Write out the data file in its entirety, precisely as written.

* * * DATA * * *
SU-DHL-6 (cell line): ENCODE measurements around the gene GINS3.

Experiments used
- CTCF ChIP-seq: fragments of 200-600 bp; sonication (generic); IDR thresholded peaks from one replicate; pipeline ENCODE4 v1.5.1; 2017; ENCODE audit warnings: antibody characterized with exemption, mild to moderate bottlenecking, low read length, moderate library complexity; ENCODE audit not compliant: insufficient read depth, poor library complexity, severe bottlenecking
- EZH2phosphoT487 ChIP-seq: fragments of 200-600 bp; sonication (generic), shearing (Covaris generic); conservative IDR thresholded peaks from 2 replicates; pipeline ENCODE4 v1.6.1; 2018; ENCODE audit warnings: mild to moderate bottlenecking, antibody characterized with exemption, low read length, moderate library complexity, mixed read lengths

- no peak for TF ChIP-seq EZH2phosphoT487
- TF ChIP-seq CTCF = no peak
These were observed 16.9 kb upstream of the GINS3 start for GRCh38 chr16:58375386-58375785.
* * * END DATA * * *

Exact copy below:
SU-DHL-6 (cell line): ENCODE measurements around the gene GINS3.

Experiments used
- CTCF ChIP-seq: fragments of 200-600 bp; sonication (generic); IDR thresholded peaks from one replicate; pipeline ENCODE4 v1.5.1; 2017; ENCODE audit warnings: antibody characterized with exemption, mild to moderate bottlenecking, low read length, moderate library complexity; ENCODE audit not compliant: insufficient read depth, poor library complexity, severe bottlenecking
- EZH2phosphoT487 ChIP-seq: fragments of 200-600 bp; sonication (generic), shearing (Covaris generic); conservative IDR thresholded peaks from 2 replicates; pipeline ENCODE4 v1.6.1; 2018; ENCODE audit warnings: mild to moderate bottlenecking, antibody characterized with exemption, low read length, moderate library complexity, mixed read lengths

- no peak for TF ChIP-seq EZH2phosphoT487
- TF ChIP-seq CTCF = no peak
These were observed 16.9 kb upstream of the GINS3 start for GRCh38 chr16:58375386-58375785.